Volvo's car division was sold from the bigger Volvo home company (which also manufactures commercial vehicles, construction equipment and aerospace components, among a long list of other specialties) to Ford in 1999, with the Swedes making $6.45 billion from the deal, and sharing ownership of the Volvo marque with Ford--who were the only company allowed to use it on cars.
Back in 2008 was when the first news surfaced that Ford was interested in selling the Volvo name at the height of the recession, and the marque probably seemed a good option to sell at at time Ford was struck with large losses (and Volvo was never a particularly glamorous name to own anyway: Remember "Buy Volvos: They're boxy, but good!). Presumably Ford pursued several buyers. Whatever negotiations took place, it took until 2010 for a genuine buyer to surface, with Chinese car maker Zhejiang Geely Holding Group (the parent company of Geely Automobile, floated on the Hong Kong stock exchange in 2004) as the interested party. The agreed value was $1.8 billion, but the real-world price wasn't known until today, when Geely added $1.3 billion in cash to its initial $200 million. The absolute value won't be revealed until later in the year, but it wouldn't be surprising to see another hundred million dollars heading to Ford's pockets (due to variations in currency values, and final contract detailing).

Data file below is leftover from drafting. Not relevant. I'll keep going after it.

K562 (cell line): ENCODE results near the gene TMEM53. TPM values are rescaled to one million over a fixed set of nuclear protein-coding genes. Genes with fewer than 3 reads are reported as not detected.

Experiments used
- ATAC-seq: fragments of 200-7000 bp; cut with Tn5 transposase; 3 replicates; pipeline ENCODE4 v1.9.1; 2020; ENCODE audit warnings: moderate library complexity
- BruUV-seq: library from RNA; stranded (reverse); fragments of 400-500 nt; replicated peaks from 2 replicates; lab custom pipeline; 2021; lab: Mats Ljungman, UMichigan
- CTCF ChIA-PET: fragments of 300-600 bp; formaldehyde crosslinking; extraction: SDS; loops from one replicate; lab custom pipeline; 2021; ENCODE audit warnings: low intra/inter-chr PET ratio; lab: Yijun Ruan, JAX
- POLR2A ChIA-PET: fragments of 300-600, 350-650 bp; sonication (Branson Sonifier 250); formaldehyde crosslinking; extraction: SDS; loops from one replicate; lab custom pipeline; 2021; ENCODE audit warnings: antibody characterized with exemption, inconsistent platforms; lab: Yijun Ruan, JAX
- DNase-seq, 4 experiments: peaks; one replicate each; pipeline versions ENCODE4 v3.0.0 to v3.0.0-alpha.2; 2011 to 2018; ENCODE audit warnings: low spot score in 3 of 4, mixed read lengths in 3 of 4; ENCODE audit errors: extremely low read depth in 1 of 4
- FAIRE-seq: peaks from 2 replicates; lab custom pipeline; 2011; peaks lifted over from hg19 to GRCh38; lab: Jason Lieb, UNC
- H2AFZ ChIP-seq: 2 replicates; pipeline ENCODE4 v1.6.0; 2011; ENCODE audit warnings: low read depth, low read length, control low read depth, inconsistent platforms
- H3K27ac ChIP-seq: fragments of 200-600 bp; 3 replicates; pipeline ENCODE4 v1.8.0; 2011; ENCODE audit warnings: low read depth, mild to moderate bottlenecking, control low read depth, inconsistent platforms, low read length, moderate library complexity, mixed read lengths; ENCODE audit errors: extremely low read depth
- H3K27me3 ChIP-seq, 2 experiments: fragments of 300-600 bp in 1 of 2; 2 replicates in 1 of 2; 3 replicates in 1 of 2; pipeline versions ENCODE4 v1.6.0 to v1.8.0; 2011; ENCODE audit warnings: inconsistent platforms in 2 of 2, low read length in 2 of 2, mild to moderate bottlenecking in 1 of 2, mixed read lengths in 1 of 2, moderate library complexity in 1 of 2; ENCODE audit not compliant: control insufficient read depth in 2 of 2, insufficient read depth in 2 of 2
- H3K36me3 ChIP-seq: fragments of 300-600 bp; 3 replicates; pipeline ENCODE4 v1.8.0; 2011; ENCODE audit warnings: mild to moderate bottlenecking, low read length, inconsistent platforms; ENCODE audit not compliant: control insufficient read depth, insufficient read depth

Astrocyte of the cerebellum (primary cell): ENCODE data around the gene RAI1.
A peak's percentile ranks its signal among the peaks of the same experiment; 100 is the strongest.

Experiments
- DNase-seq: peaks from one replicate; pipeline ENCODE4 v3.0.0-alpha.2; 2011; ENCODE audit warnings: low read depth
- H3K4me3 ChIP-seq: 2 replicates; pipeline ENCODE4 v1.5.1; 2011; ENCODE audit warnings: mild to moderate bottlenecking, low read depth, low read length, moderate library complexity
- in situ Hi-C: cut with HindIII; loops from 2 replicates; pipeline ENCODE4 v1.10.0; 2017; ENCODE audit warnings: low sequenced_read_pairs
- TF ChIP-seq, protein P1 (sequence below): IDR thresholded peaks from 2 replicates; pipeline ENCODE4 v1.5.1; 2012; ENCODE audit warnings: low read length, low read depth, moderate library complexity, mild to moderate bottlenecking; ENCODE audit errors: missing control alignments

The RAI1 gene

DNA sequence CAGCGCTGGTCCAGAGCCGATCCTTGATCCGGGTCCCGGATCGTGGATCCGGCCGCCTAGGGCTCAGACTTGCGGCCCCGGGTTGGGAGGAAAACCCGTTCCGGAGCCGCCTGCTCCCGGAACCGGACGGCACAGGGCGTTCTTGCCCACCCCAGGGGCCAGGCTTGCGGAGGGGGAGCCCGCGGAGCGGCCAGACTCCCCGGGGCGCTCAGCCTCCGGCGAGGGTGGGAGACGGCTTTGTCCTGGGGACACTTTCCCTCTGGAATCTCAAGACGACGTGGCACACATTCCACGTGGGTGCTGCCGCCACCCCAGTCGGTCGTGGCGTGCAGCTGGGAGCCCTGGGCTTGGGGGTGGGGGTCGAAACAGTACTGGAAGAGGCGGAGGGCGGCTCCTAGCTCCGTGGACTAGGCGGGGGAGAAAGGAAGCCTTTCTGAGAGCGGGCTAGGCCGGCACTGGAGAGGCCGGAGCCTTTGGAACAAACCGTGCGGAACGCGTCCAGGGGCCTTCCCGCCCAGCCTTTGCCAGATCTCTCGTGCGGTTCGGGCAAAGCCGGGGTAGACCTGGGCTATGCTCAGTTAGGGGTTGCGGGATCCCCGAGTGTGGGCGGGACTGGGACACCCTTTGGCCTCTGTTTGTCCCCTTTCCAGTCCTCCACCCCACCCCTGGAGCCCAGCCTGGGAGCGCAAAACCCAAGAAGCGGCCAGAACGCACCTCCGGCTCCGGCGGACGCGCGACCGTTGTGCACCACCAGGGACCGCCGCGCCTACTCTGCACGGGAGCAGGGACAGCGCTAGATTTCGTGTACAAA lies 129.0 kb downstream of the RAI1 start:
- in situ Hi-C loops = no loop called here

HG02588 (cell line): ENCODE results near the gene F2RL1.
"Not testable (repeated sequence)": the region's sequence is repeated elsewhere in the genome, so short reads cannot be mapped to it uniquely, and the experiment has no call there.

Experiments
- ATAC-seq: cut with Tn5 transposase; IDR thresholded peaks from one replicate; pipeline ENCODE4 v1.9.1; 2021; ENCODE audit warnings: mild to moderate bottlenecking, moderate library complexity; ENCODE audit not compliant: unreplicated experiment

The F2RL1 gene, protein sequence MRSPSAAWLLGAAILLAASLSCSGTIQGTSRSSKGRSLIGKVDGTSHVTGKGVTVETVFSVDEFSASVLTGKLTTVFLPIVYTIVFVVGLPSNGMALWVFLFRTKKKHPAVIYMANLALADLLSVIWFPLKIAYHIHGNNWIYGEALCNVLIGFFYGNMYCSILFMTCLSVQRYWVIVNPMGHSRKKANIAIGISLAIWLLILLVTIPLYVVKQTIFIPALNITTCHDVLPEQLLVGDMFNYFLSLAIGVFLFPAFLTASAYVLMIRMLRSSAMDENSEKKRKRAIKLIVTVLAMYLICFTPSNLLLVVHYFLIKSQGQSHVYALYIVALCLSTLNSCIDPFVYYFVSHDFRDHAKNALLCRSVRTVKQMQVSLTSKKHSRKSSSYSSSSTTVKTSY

This purchase will probably go a long way to help Geely's chairman's goal of having two thirds of the company's output sold overseas. It'll also result in Ford seeing a loss of something like $5 billion on the transaction--though, of course, net income from Volvo during the 10 years of Ford ownership will have offset this somewhat. Ford and Geely retain a connection over the Volvo marque's IP, and Ford will continue to supply some parts for the cars.
What will Ford do with the money? Here's an idea: Invest it in transforming Ford from a gas-guzzler-maker into a more future-facing and planet-friendly electric car company. After all, it's in the best traditions (well...kinda) of its proud founder.
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